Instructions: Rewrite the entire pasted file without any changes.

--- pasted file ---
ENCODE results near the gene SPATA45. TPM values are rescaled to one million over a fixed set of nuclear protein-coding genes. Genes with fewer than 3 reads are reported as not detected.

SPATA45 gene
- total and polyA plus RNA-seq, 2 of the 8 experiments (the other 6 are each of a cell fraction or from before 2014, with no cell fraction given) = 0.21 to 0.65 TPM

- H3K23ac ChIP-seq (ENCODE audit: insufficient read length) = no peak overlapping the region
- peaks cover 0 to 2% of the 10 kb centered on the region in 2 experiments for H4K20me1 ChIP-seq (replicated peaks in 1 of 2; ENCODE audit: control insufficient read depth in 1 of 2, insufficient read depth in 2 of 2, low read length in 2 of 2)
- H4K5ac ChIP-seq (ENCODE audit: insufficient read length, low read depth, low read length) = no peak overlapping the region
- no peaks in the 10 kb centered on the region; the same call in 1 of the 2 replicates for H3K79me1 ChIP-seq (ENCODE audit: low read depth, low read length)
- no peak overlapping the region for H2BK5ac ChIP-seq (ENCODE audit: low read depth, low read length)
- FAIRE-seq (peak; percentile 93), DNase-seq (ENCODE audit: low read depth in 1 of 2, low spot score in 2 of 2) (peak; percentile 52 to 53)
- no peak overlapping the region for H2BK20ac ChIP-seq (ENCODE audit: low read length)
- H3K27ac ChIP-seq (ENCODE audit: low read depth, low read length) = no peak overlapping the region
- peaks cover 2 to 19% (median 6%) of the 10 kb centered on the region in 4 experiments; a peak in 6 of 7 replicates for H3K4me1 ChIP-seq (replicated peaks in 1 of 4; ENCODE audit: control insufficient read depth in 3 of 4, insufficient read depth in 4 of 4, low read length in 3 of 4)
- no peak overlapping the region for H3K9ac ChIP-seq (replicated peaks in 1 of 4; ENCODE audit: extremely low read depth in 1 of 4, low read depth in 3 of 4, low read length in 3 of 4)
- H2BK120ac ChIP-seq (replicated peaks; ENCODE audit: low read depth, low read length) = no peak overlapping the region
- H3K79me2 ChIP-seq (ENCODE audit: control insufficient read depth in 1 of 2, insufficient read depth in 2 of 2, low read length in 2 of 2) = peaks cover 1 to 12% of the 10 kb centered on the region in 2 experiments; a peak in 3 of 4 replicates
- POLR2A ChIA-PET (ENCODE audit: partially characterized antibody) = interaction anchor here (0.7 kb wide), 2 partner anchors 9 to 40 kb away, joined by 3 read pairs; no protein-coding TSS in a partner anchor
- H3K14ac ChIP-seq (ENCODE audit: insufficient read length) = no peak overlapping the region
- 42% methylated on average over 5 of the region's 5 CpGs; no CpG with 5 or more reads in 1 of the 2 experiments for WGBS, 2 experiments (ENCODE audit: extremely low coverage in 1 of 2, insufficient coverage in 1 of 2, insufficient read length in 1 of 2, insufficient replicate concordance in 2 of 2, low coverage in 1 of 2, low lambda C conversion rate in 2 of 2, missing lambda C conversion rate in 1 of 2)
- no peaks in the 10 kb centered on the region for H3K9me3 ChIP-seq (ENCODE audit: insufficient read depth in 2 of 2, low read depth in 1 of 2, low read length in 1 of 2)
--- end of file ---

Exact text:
ENCODE results near the gene SPATA45. TPM values are rescaled to one million over a fixed set of nuclear protein-coding genes. Genes with fewer than 3 reads are reported as not detected.

SPATA45 gene
- total and polyA plus RNA-seq, 2 of the 8 experiments (the other 6 are each of a cell fraction or from before 2014, with no cell fraction given) = 0.21 to 0.65 TPM

- H3K23ac ChIP-seq (ENCODE audit: insufficient read length) = no peak overlapping the region
- peaks cover 0 to 2% of the 10 kb centered on the region in 2 experiments for H4K20me1 ChIP-seq (replicated peaks in 1 of 2; ENCODE audit: control insufficient read depth in 1 of 2, insufficient read depth in 2 of 2, low read length in 2 of 2)
- H4K5ac ChIP-seq (ENCODE audit: insufficient read length, low read depth, low read length) = no peak overlapping the region
- no peaks in the 10 kb centered on the region; the same call in 1 of the 2 replicates for H3K79me1 ChIP-seq (ENCODE audit: low read depth, low read length)
- no peak overlapping the region for H2BK5ac ChIP-seq (ENCODE audit: low read depth, low read length)
- FAIRE-seq (peak; percentile 93), DNase-seq (ENCODE audit: low read depth in 1 of 2, low spot score in 2 of 2) (peak; percentile 52 to 53)
- no peak overlapping the region for H2BK20ac ChIP-seq (ENCODE audit: low read length)
- H3K27ac ChIP-seq (ENCODE audit: low read depth, low read length) = no peak overlapping the region
- peaks cover 2 to 19% (median 6%) of the 10 kb centered on the region in 4 experiments; a peak in 6 of 7 replicates for H3K4me1 ChIP-seq (replicated peaks in 1 of 4; ENCODE audit: control insufficient read depth in 3 of 4, insufficient read depth in 4 of 4, low read length in 3 of 4)
- no peak overlapping the region for H3K9ac ChIP-seq (replicated peaks in 1 of 4; ENCODE audit: extremely low read depth in 1 of 4, low read depth in 3 of 4, low read length in 3 of 4)
- H2BK120ac ChIP-seq (replicated peaks; ENCODE audit: low read depth, low read length) = no peak overlapping the region
- H3K79me2 ChIP-seq (ENCODE audit: control insufficient read depth in 1 of 2, insufficient read depth in 2 of 2, low read length in 2 of 2) = peaks cover 1 to 12% of the 10 kb centered on the region in 2 experiments; a peak in 3 of 4 replicates
- POLR2A ChIA-PET (ENCODE audit: partially characterized antibody) = interaction anchor here (0.7 kb wide), 2 partner anchors 9 to 40 kb away, joined by 3 read pairs; no protein-coding TSS in a partner anchor
- H3K14ac ChIP-seq (ENCODE audit: insufficient read length) = no peak overlapping the region
- 42% methylated on average over 5 of the region's 5 CpGs; no CpG with 5 or more reads in 1 of the 2 experiments for WGBS, 2 experiments (ENCODE audit: extremely low coverage in 1 of 2, insufficient coverage in 1 of 2, insufficient read length in 1 of 2, insufficient replicate concordance in 2 of 2, low coverage in 1 of 2, low lambda C conversion rate in 2 of 2, missing lambda C conversion rate in 1 of 2)
- no peaks in the 10 kb centered on the region for H3K9me3 ChIP-seq (ENCODE audit: insufficient read depth in 2 of 2, low read depth in 1 of 2, low read length in 1 of 2)